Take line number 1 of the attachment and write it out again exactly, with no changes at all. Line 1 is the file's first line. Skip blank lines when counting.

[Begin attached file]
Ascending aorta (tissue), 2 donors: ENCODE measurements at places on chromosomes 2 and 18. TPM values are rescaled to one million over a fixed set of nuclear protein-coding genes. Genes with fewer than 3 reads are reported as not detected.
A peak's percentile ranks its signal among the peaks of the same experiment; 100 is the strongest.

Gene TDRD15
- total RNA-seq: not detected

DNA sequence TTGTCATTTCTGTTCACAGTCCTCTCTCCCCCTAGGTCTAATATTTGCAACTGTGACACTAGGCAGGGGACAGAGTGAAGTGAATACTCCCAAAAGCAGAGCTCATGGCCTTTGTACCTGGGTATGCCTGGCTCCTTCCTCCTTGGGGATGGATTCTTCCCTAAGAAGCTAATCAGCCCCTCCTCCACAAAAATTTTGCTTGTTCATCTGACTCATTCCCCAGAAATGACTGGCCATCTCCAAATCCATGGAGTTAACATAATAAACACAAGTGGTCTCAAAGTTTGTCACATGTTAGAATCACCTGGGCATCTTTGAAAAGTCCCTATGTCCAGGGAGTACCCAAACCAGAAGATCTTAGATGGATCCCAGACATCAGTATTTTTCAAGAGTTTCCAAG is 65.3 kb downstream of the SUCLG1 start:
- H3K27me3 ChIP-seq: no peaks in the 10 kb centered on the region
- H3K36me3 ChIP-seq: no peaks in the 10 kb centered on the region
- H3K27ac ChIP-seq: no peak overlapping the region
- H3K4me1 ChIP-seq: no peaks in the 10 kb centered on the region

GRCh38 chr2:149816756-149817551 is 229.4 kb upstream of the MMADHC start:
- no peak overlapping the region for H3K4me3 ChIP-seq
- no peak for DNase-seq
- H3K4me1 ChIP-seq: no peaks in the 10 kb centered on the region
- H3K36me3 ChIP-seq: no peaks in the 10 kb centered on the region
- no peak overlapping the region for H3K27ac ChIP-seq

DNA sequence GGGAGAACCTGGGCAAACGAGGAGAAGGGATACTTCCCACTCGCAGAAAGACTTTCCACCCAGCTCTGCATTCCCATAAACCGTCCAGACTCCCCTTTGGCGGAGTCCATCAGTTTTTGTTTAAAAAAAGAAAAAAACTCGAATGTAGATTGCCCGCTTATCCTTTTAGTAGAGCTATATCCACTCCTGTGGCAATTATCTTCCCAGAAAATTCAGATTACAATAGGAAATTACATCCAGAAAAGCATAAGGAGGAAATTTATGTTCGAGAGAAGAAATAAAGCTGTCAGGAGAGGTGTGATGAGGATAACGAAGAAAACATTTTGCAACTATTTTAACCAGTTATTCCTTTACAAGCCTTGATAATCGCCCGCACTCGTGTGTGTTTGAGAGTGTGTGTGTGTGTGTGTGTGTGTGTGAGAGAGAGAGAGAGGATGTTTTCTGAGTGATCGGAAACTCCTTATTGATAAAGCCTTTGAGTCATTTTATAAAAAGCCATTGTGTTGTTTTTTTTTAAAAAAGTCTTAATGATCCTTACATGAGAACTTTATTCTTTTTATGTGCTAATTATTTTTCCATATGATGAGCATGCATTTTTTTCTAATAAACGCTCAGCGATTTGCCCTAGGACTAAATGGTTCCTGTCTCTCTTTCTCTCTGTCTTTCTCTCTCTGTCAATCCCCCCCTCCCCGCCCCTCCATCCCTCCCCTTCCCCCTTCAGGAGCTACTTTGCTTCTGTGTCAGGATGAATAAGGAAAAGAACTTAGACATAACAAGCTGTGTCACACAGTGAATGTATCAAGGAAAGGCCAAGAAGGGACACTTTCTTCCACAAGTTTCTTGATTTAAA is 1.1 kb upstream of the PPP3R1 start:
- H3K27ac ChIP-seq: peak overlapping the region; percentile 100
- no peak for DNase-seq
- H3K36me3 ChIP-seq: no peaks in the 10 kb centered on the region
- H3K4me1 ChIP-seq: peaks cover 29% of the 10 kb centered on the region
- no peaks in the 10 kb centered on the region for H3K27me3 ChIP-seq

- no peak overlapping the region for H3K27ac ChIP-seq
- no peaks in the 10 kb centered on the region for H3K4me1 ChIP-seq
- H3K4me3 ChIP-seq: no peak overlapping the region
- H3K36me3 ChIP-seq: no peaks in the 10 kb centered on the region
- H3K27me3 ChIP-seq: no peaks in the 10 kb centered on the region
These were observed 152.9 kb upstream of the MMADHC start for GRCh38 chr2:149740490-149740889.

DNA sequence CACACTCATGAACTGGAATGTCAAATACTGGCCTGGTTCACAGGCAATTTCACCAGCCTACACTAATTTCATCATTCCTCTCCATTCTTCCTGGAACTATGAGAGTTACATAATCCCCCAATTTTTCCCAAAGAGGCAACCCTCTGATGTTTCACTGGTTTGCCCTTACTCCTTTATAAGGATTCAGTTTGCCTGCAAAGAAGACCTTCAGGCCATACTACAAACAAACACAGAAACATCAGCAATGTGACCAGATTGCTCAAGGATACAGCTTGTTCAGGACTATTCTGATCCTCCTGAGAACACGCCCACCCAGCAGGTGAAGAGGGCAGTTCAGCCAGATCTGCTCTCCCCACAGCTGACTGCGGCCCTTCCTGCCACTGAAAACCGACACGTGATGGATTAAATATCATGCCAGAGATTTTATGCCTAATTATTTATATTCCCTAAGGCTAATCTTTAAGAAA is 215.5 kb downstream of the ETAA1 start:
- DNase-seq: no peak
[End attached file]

Ascending aorta (tissue), 2 donors: ENCODE measurements at places on chromosomes 2 and 18. TPM values are rescaled to one million over a fixed set of nuclear protein-coding genes. Genes with fewer than 3 reads are reported as not detected.